"Fear not, dearie, for I've another proposition for you." Gretel lifted her gaze to meet his and saw that the gleam there lingered. "You are surely half-starved, for the witch feeds you bones, and you sleep not while you devise a means of escape. By the pace at which you are going, you yourself will be dead within a week's time." As the stranger spoke these truths (the knowledge of which she could guess not how he knew), she could feel the pangs in her stomach deepen and the sleep that tugged at her lids gain a new strength.
"What then do you propose?" she asked ravenously.
"This," he said, the wicked grin returning. "I cannot free your brother from the witch, but I will stay your hunger and subdue your weariness."
Gretel's eyes narrowed in skepticism. There was something strange about this man. Something off.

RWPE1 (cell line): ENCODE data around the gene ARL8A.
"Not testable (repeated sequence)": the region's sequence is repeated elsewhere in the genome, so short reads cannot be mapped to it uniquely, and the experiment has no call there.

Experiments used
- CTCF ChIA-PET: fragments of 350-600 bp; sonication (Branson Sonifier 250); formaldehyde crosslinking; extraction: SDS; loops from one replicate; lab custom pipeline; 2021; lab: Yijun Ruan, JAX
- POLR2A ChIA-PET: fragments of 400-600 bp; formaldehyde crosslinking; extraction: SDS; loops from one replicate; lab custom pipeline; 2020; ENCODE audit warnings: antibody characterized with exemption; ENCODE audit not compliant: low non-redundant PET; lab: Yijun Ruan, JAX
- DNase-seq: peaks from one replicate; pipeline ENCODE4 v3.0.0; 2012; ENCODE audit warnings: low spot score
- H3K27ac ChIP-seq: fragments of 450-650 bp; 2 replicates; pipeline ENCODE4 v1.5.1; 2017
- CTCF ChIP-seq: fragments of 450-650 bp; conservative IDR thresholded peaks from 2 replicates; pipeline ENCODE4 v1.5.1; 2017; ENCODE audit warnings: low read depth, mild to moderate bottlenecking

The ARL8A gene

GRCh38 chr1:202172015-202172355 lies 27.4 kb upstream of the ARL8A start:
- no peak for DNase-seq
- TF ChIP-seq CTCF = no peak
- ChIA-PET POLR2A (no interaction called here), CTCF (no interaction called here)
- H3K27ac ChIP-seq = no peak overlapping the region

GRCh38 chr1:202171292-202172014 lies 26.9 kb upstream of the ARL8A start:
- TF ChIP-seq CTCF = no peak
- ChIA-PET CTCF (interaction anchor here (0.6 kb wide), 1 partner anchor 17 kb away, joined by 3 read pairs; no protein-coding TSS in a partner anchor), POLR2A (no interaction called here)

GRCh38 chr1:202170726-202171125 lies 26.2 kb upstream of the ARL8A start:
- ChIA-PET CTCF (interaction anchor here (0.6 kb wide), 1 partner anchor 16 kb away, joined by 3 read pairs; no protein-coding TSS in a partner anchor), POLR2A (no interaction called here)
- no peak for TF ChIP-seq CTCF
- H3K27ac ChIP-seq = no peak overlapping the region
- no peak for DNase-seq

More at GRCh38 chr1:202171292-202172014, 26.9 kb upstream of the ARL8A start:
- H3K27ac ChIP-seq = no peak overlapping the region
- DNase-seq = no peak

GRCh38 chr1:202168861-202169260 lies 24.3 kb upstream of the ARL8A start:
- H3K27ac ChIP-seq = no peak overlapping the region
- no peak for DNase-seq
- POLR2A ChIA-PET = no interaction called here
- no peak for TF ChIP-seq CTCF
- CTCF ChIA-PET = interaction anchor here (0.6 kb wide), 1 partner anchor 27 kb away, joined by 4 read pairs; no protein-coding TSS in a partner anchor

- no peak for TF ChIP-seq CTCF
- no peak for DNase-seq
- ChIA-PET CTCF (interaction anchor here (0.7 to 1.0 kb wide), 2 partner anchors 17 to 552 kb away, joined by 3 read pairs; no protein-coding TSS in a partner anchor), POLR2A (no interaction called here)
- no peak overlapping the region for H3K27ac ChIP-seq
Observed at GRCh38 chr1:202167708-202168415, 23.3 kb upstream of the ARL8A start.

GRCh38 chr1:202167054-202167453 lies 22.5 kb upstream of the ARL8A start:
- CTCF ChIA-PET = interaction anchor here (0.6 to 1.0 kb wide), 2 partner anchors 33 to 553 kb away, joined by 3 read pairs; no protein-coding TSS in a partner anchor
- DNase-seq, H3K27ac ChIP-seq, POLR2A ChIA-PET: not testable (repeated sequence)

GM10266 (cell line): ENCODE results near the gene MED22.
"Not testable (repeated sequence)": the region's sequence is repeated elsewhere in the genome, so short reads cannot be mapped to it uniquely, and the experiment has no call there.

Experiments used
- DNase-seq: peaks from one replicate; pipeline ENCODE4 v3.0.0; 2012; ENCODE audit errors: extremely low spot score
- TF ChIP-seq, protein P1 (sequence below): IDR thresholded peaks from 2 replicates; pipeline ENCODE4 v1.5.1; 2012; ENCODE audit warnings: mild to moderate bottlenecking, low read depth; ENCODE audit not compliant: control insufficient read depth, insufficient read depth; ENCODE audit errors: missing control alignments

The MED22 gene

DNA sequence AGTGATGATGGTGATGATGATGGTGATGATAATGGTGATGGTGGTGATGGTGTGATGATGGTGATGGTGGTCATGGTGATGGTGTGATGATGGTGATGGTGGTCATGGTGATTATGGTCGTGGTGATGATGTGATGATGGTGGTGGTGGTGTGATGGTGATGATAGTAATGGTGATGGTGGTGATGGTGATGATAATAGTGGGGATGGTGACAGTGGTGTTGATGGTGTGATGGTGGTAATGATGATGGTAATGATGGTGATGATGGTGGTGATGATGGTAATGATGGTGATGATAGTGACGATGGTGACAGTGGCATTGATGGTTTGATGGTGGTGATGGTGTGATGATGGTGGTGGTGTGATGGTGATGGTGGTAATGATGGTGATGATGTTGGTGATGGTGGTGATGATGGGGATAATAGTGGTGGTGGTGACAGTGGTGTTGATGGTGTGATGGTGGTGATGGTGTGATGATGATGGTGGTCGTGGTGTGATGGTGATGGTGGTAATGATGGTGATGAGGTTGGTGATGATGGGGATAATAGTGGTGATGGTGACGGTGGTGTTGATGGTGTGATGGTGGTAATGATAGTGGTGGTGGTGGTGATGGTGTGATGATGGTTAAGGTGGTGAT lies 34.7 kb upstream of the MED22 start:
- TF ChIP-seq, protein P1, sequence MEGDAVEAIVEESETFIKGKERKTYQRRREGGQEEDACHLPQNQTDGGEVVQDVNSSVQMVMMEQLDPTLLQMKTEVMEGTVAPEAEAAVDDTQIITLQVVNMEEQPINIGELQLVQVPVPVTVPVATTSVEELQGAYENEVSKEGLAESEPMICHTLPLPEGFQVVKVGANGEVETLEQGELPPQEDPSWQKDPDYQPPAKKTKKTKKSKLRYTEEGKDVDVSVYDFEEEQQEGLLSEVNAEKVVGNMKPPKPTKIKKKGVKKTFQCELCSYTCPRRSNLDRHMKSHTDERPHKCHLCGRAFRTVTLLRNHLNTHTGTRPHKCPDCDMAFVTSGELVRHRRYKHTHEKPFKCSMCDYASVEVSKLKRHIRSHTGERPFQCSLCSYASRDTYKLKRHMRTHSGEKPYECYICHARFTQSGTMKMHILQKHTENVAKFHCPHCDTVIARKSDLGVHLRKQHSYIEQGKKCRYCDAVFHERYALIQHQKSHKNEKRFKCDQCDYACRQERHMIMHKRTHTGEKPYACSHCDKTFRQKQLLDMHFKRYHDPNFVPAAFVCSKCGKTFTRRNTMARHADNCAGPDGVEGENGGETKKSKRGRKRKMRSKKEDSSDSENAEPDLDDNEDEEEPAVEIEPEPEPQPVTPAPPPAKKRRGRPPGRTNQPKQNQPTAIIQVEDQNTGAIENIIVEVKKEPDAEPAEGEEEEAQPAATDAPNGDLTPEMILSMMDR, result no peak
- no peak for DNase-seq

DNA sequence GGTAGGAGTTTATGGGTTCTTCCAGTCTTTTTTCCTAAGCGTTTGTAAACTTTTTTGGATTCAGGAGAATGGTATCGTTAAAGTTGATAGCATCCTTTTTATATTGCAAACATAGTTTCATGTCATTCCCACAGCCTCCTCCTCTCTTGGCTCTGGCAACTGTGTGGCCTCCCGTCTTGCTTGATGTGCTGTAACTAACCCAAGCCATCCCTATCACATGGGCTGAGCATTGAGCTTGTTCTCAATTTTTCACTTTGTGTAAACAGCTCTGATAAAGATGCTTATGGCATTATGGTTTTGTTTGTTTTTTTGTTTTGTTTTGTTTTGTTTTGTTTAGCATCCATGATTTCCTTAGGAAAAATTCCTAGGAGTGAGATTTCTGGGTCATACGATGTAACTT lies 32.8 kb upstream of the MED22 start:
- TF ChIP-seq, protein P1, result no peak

"Why, with this of course." With a flourish of his hand there appeared within it as if from nowhere a crystal stick.
"A magic wand?"
"Indeed," the stranger said. "With one wave of this, you will no longer feel hunger or the desire for sleep. You will be strong again and think only of how to free your brother."
Gretel's eyes sparkled. "Just like that?"
"Just like that," he confirmed, and with one smooth, deliberate motion, the odd stranger released Gretel's hand and brushed a stray tear from her cheek, lingering longer there than was necessary. Gretel suppressed a shudder; the man's hands were unnaturally cold.
"But I must warn you, dearie," he said silkily, his thumb running slowly across her cheek, "all magic comes with a price." He whispered the last six words, his warm breath on her face. Gretel listened, transfixed by his voice. "If I help you, you must do something for me in return."